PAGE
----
Investing In Bonds Can Help Investors Survive Economic Downturns
America may avoid a calamitous recession or depression in the years ahead. But if one does occur, investing in bonds is the best insurance against it…
Balancing the budget has always helped to bring down interest rates. In fact, in the past, it’s helped quash inflation out of the economy. That’s excellent news for those with ample savings- and no debt. Every year, you’re able to buy more with the money you have instead of losing ground to inflation. But for everyone else, times are more challenging than anyone can remember.
Even the wealthy aren’t too happy; The stock market’s recent volatility has made many investors cautious. The value of tangible assets like real estate and gold has been stagnant. Bonds have had a field day, but only for investors who have managed to avoid the surging tide.
Ironically, the pain is rooted in the cause of deflation; when the stock market crashed in 2001, the federal government decided that controlling inflation and balancing the federal budget were more critical than “bailing out the Wall Street fat cats.”
So, the politicians refused to pump more money back into the economy, as they had done after the short-lived crashes of 1987, 1990, and 1997. Instead, they stuck to a tight monetary and fiscal policy.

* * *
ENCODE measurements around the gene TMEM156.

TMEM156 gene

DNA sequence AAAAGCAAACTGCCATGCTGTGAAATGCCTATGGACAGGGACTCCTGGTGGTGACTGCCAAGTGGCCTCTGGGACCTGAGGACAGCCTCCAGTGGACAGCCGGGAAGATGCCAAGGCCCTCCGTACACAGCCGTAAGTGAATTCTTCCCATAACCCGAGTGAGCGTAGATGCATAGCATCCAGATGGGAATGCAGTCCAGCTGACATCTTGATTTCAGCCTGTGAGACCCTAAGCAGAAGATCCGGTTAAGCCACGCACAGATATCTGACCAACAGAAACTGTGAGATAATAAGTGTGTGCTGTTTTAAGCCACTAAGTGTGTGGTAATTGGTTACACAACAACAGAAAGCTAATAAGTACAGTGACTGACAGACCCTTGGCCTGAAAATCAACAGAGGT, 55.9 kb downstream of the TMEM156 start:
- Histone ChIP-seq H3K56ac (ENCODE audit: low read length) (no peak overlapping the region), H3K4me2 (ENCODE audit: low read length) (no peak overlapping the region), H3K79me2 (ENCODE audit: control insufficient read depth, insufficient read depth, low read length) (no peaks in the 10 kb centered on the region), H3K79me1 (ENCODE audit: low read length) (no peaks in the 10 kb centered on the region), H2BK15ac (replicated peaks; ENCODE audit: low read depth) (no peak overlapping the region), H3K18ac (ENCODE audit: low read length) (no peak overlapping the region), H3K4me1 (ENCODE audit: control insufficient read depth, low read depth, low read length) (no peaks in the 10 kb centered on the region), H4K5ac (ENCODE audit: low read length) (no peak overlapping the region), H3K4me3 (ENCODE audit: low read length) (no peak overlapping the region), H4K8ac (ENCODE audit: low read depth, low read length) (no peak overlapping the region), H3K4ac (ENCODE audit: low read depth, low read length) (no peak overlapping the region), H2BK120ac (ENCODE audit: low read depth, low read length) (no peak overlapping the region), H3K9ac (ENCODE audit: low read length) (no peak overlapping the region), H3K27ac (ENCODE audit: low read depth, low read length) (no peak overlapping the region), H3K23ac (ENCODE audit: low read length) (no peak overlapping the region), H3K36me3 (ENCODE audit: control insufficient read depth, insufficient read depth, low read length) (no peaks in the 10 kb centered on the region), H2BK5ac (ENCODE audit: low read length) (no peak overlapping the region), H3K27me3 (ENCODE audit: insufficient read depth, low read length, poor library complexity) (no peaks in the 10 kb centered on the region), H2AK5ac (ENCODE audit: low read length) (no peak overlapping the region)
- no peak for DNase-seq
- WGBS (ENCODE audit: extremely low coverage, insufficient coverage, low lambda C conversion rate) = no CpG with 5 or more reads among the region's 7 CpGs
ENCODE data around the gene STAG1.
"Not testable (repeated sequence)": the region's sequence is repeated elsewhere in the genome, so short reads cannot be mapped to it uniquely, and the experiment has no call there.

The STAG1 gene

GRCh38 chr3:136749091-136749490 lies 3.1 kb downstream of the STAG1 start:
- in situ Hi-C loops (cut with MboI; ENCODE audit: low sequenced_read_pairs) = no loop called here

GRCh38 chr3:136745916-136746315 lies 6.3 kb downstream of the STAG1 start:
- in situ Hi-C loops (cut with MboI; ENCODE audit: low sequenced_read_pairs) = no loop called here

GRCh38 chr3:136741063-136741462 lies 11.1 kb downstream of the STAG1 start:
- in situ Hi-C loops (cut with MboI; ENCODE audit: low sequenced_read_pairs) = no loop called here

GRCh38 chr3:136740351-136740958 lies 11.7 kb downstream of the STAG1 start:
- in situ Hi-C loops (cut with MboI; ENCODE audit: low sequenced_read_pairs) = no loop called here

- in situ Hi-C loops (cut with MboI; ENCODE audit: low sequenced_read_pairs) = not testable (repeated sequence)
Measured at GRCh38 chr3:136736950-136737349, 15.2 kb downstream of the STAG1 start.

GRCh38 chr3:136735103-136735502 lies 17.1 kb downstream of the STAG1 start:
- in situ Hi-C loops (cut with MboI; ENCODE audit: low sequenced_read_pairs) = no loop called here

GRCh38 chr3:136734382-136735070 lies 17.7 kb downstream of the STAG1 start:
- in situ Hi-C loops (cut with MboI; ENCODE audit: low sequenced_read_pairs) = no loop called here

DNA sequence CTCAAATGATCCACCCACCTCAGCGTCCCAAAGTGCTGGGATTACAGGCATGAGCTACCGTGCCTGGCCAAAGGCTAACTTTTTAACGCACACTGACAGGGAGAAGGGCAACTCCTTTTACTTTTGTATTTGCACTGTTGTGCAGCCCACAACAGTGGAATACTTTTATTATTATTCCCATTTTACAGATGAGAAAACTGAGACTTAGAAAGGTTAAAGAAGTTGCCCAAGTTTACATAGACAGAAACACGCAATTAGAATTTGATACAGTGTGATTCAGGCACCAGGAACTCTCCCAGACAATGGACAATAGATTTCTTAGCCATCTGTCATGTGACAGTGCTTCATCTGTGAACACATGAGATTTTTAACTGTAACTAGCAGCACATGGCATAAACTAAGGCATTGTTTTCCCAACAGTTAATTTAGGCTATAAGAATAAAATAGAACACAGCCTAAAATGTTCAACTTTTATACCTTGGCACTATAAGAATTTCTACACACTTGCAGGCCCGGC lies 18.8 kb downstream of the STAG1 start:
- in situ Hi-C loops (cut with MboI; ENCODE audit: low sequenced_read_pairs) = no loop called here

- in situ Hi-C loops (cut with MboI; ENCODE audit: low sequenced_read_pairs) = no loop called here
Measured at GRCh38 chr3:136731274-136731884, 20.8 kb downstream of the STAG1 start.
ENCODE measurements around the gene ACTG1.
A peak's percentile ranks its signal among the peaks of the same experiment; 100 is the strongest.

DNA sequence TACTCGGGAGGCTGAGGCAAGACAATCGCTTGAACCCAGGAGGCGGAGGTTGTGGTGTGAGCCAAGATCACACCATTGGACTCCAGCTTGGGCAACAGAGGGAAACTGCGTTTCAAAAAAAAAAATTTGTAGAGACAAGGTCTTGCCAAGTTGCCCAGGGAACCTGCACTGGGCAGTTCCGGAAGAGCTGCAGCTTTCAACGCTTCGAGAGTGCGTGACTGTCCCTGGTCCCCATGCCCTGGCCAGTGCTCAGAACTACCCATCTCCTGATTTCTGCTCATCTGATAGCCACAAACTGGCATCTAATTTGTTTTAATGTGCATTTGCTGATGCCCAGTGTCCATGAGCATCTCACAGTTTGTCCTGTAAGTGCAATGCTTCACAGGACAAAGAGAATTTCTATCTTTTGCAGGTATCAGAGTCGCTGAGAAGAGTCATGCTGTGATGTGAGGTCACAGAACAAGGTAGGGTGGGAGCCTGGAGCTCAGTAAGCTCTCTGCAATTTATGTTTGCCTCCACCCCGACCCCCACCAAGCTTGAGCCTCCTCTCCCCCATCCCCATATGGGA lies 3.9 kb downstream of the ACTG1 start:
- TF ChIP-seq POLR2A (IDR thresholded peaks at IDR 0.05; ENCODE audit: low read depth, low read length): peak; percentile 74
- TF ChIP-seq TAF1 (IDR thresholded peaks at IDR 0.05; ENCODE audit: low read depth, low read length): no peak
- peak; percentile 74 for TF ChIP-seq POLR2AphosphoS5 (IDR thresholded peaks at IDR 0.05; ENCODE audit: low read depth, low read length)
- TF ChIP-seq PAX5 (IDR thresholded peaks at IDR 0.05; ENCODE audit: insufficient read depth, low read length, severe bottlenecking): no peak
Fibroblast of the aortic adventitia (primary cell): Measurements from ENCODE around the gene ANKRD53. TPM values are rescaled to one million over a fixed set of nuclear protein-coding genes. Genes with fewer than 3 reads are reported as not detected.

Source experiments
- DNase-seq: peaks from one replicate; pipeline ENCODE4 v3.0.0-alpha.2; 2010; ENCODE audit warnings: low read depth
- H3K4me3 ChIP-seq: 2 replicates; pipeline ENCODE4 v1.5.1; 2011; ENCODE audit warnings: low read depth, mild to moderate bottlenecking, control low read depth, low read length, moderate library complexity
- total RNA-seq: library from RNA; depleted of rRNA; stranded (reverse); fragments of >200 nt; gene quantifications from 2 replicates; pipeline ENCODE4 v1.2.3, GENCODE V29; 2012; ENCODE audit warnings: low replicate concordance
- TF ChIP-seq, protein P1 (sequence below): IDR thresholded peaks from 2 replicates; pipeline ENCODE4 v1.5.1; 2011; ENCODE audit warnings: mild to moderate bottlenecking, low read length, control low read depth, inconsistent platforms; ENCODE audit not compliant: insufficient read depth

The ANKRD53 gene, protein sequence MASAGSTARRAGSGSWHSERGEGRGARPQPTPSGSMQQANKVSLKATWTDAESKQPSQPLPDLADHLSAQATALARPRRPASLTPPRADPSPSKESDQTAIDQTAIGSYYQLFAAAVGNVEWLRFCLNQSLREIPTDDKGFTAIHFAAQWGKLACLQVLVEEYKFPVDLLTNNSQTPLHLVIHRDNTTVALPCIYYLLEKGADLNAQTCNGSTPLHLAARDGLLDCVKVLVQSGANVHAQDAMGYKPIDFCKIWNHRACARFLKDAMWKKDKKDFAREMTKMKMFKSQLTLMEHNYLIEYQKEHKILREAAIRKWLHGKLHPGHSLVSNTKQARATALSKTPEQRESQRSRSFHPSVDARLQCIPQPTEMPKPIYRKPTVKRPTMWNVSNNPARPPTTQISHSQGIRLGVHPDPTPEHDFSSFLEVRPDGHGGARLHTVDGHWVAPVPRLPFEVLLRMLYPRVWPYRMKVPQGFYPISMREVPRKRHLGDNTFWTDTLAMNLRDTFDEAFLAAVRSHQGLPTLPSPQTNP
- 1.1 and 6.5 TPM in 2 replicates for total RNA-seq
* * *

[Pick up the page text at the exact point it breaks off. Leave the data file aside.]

This sucked billions of dollars out of the economy precisely when it was needed most to keep growth going. Though considered wasteful spending by some, this cash went to build roads, feed families, provide health care, and finance military research projects.
This fiscal ‘vacuum’ had a ripple effect throughout the rest of the economy. People lost jobs and income, curtailing their spending habits. Anyone doing business with them, from the banks that lent them money… to the communities where they lived, everyone suffered from the trickle-down effect of the sharp drop in spending power.
Deflation also sent ‘real’ or inflation-adjusted interest rates to sky-high levels. That made it difficult for individuals and corporations to borrow money to finance expansion. It also made it difficult for most people to repay their debt, making defaults and bankruptcies evermore standard.
I doubt this sounds shocking. Faster inflation is still the most likely imminent outcome due to rising demand for commodities, a worldwide mandate for more rapid economic growth, and the substantial monetary and debt overhang in our economy.
But folks, it’s a fine line between galloping inflation and catastrophic deflation or depression. The very same forces that will produce rapid inflation in the next decade could, under slightly different circumstances, actually create the opposite condition- a deflationary depression.
The Past Can Predict The Future… Sometimes.
History tends to repeat itself, and this scenario has happened before. The crippling recession of 1973-74, for example, occurred smack dab in the middle of the high-inflation 1970s. The result for the stock market was one of its worst meltdowns in history, with the average share shedding about half its value.